• Getting proper speed is tough. 78 RPM (78.26 more precisely) wasn't standardized until 1925. Earlier records were recorded as slow as 67 RPM and as fast as 85. Sound HiFi in the UK will modify your Technics SL-1200 MKII to play at speeds between 71.29 and 90 RPM but it costs around $1,000. You can change the speed of your recordings in free programs like Audacity and Mixx. However, in my experience, such effects lead to choppy sounding music.
  • Getting proper equalization is tough. After 1955, records were produced with the bass lowered and treble raised according to the RIAA equalization standard. The pre-amp in a modern turntable system reverses this equalization making the record sound normal. 78 records had many equalization standards and none line up very closely with RIAA. If you use an RIAA pre-amp for 78 playback, it won't be perfect but at least the treble won't be overwhelming and the bass won't be underwhelming. Perhaps your best bet is to do a "flat transfer" then use your computer to apply the proper 78 equalization. Brian Davie's free Equalizer program contains all major 78 record equalization standards. Audacity's Equalization effect has several standards as well.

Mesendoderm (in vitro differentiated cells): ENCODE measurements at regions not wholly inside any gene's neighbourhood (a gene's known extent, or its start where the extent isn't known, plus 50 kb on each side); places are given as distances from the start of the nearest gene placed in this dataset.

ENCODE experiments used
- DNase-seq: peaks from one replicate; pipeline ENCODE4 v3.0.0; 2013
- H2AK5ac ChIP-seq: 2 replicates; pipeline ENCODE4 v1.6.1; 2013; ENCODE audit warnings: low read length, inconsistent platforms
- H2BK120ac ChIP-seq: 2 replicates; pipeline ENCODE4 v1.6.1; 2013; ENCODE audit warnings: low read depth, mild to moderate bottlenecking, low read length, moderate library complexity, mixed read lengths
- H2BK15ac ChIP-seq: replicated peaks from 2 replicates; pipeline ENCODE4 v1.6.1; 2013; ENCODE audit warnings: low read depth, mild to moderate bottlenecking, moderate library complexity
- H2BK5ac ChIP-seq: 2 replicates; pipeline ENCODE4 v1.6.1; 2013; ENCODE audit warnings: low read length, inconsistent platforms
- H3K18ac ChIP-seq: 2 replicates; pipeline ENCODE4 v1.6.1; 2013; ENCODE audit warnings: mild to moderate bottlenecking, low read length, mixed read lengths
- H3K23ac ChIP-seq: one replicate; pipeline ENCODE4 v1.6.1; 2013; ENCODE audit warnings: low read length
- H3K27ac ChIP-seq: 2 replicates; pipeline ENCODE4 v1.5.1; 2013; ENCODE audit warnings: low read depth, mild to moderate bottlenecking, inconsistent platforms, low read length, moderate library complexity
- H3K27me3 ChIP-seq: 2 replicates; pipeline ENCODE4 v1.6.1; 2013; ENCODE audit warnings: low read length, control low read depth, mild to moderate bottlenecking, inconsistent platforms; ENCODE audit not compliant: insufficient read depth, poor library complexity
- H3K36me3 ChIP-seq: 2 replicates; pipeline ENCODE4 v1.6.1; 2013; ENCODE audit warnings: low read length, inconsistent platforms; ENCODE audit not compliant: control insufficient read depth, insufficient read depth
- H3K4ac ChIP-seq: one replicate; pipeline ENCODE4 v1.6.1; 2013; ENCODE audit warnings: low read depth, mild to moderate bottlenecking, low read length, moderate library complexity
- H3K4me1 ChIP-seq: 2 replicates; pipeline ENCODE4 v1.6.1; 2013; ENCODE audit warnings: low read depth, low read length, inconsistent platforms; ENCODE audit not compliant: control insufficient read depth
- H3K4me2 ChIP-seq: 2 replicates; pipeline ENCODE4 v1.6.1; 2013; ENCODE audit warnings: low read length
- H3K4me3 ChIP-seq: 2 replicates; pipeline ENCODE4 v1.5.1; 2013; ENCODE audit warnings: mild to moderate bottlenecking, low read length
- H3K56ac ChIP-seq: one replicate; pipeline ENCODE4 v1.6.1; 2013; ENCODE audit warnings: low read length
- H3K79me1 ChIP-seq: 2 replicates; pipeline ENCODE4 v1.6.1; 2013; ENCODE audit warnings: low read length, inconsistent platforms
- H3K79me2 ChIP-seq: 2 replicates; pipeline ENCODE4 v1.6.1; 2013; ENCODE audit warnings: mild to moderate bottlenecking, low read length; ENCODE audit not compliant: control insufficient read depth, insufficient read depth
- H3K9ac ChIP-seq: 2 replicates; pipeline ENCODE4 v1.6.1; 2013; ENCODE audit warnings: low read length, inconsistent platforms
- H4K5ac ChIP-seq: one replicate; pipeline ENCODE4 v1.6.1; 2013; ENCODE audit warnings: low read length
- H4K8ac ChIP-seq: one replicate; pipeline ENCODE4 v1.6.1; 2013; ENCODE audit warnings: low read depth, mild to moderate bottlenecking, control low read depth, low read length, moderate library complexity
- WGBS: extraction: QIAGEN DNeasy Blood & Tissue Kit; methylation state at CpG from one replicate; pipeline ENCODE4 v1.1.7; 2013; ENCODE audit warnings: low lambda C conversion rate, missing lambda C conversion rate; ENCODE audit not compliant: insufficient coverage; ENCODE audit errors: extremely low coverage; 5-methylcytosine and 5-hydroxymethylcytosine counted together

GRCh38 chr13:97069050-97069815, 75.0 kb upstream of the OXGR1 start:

• What equipment do you need? Very few companies make gear designed specifically for 78 records and very few retailers sell it. Here's what to look for:
    • Cartridge: Stanton 500 (or 700 if you have a P-Mount). I can't recall ever seeing another cartridge recommended for 78 records in my research. Nearly all 78 needles still in production are designed to fit the Stanton 500/700.
    • Styli (Needles): 78 needles are much wider than vinyl needles. A typical vinyl needle is around .6 mil (.0006 inches). 78 needles are between two mil and four mil to match the wider grooves. The following styli all fit the Stanton 500 cartridge.
      • Esoteric Sound manufactures a 3.0 mil stylus (model D5130E). They claim, "If you only buy one 78 stylus, this is it." At around $150 for a 78 record needle, you may not want to buy more than one.